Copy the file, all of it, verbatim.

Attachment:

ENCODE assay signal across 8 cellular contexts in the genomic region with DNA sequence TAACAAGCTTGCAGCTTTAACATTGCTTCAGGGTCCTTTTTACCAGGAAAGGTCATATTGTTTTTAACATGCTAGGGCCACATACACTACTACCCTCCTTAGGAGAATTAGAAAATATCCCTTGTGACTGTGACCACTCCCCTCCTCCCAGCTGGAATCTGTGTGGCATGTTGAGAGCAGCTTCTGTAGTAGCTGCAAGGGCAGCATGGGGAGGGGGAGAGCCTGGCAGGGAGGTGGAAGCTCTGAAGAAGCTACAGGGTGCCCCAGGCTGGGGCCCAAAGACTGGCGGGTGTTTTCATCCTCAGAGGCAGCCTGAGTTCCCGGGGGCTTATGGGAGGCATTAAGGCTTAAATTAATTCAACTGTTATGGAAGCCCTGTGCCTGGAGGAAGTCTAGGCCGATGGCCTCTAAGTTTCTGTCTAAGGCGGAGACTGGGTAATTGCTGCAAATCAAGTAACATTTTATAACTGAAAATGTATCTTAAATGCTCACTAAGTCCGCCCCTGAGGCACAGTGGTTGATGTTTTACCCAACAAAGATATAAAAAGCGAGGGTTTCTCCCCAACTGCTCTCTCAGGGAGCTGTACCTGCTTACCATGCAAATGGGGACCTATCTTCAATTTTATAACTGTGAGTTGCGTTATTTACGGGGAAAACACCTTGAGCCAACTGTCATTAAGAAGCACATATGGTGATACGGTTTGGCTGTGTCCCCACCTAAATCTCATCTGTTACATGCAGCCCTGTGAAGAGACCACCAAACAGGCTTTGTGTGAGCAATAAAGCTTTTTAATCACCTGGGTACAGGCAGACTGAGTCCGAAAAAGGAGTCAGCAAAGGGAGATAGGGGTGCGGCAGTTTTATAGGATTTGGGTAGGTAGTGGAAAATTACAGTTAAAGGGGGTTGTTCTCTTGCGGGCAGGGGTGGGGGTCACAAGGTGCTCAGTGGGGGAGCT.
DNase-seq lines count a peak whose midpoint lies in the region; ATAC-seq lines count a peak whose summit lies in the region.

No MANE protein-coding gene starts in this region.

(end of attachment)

ENCODE assay signal across 8 cellular contexts in the genomic region with DNA sequence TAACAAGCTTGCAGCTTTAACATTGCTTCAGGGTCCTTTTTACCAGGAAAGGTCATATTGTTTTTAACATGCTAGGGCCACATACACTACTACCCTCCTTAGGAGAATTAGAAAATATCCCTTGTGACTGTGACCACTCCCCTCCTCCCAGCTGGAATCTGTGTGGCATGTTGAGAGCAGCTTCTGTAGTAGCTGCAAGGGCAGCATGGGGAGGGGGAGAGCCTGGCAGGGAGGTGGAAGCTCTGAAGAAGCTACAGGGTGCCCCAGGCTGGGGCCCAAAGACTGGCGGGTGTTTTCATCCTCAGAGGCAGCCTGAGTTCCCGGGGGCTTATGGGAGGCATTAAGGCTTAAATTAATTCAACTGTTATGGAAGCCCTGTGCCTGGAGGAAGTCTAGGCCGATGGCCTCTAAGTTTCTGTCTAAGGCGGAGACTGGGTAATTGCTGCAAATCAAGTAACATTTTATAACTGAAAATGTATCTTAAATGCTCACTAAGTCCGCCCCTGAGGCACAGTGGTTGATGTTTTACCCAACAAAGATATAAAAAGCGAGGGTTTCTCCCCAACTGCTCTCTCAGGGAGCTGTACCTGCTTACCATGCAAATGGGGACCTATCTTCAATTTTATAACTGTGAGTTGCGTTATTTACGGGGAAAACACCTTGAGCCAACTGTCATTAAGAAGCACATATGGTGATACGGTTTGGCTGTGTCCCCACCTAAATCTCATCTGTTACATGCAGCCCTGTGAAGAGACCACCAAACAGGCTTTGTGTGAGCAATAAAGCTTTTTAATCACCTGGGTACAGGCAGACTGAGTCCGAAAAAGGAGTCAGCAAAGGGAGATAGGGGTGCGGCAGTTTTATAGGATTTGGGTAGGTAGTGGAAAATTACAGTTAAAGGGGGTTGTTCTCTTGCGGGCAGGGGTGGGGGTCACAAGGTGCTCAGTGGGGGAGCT.
DNase-seq lines count a peak whose midpoint lies in the region; ATAC-seq lines count a peak whose summit lies in the region.

No MANE protein-coding gene starts in this region.